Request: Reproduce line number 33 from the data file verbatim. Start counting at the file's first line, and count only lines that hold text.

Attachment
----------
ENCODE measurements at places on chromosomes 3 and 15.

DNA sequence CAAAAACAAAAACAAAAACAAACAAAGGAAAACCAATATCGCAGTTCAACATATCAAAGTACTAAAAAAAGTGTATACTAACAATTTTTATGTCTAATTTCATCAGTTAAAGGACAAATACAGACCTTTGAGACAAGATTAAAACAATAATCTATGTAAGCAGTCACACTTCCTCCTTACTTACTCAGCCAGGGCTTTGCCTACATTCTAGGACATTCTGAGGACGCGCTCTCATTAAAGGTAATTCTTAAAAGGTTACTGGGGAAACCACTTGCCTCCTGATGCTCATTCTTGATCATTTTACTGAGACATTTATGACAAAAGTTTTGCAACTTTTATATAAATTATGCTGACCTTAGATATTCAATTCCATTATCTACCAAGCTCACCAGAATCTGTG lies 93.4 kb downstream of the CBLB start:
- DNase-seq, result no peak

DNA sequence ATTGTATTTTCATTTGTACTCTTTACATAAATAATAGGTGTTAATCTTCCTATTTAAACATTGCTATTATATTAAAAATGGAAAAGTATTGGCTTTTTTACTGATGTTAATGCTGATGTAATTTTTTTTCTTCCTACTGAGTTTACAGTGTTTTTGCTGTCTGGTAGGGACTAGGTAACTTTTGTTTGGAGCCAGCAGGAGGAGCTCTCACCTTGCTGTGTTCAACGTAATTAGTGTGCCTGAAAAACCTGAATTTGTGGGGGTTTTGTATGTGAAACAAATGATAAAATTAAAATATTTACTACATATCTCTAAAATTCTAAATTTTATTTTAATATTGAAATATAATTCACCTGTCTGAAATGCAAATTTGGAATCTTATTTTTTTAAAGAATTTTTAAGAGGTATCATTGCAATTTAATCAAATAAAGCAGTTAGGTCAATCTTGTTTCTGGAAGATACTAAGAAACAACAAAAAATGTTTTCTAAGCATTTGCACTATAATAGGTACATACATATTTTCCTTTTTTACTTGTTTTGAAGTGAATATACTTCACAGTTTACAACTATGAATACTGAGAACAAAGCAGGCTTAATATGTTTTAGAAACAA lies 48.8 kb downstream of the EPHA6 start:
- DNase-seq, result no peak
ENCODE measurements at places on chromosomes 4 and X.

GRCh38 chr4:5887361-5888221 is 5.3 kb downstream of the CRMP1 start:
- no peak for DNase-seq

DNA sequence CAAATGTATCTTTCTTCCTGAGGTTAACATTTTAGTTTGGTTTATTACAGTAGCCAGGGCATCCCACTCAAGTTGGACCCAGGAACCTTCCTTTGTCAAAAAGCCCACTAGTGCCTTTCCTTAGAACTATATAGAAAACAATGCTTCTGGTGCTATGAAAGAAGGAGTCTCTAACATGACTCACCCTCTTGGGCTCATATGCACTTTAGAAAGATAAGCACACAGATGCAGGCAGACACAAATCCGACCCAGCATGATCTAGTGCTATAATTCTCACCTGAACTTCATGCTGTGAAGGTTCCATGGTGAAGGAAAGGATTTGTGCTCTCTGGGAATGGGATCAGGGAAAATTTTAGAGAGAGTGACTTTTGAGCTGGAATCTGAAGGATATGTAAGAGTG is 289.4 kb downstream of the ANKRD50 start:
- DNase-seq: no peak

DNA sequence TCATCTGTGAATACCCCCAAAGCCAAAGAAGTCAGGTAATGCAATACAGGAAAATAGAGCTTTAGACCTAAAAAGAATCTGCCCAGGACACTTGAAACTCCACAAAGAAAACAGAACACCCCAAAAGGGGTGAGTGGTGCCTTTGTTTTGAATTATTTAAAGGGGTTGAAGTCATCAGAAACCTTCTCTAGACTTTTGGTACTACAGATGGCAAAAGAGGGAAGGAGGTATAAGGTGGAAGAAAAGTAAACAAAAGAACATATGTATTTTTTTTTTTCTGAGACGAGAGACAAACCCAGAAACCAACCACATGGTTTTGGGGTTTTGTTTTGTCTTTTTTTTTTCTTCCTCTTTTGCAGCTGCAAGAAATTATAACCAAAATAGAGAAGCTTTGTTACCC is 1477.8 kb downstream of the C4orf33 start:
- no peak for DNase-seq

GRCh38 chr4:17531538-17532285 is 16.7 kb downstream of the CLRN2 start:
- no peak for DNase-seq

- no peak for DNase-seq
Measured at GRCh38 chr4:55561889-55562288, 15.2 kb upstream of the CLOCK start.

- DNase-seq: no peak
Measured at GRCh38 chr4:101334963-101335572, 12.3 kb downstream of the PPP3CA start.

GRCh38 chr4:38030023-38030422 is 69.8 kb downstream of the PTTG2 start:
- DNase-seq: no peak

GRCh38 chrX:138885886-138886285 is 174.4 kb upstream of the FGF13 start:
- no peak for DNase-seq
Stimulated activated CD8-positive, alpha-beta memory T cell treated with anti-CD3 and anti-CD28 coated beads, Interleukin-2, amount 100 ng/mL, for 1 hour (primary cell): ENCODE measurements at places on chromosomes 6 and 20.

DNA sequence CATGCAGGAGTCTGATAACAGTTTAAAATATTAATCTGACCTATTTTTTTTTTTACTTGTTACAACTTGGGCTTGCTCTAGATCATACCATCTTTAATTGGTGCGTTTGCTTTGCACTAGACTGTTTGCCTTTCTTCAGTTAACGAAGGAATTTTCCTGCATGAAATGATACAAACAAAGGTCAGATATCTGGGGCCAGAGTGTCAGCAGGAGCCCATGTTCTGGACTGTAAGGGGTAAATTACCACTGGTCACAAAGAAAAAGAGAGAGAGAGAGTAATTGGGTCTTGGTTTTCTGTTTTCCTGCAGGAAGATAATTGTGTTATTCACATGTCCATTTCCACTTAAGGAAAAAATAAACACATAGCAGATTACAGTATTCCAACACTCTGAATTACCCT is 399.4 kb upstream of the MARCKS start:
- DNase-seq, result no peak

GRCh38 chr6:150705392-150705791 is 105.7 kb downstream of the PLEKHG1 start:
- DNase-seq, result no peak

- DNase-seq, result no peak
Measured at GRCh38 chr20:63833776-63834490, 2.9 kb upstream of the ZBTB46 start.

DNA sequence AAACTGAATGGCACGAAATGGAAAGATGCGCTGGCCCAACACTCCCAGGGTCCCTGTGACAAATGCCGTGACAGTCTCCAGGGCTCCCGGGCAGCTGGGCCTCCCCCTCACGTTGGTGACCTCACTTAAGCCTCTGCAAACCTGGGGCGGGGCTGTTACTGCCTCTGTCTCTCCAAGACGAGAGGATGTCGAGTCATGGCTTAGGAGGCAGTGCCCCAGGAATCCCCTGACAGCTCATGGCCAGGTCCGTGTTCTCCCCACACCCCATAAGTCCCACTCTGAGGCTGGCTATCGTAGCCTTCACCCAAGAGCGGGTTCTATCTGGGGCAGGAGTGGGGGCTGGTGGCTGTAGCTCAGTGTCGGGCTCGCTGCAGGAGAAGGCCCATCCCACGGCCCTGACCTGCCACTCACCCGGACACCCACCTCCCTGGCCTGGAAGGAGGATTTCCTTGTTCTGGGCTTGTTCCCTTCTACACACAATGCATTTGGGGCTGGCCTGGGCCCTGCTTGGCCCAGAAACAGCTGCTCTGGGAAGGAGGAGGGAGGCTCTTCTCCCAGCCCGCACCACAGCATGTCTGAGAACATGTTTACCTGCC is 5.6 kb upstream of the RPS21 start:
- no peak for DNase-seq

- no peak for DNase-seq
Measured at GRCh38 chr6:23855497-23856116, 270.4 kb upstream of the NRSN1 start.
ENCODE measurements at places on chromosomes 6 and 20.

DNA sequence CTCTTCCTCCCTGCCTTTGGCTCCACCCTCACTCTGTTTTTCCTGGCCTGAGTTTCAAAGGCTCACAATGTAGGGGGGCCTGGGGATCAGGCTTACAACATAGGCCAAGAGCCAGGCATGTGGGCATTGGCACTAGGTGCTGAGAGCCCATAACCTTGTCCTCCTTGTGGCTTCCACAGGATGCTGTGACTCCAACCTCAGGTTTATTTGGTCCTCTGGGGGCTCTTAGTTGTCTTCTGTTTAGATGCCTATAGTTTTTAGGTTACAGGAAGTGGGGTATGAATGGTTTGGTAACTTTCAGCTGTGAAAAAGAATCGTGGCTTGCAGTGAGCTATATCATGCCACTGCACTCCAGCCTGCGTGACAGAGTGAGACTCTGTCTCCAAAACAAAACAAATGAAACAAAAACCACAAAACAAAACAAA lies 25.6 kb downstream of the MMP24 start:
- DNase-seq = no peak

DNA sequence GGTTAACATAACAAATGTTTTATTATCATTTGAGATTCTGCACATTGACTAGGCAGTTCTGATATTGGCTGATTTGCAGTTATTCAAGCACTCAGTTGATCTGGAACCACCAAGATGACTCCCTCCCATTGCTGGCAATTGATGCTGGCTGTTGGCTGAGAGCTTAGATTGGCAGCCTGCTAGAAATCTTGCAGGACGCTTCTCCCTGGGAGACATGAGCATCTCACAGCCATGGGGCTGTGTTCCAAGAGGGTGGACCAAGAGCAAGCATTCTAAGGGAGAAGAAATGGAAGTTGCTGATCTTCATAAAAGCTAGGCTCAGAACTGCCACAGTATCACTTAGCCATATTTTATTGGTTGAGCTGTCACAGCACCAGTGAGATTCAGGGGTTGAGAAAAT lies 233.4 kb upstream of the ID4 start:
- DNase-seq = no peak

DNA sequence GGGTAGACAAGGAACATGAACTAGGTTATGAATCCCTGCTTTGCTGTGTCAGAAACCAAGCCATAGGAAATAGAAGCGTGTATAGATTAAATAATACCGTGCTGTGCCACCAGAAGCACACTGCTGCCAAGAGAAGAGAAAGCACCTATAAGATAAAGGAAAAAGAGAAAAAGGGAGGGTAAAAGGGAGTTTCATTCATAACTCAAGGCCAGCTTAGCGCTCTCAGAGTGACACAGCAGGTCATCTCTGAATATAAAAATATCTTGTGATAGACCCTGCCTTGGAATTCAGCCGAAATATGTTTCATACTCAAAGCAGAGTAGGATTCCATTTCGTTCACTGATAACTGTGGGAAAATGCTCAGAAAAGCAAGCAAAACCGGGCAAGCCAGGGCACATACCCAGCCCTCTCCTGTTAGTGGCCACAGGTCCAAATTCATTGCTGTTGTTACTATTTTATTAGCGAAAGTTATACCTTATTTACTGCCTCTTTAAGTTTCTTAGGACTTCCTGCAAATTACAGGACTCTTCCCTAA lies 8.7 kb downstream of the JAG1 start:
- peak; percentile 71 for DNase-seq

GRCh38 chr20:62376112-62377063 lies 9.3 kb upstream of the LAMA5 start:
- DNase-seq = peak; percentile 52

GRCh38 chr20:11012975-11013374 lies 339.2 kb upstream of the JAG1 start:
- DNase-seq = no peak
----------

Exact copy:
Measured at GRCh38 chr6:23855497-23856116, 270.4 kb upstream of the NRSN1 start.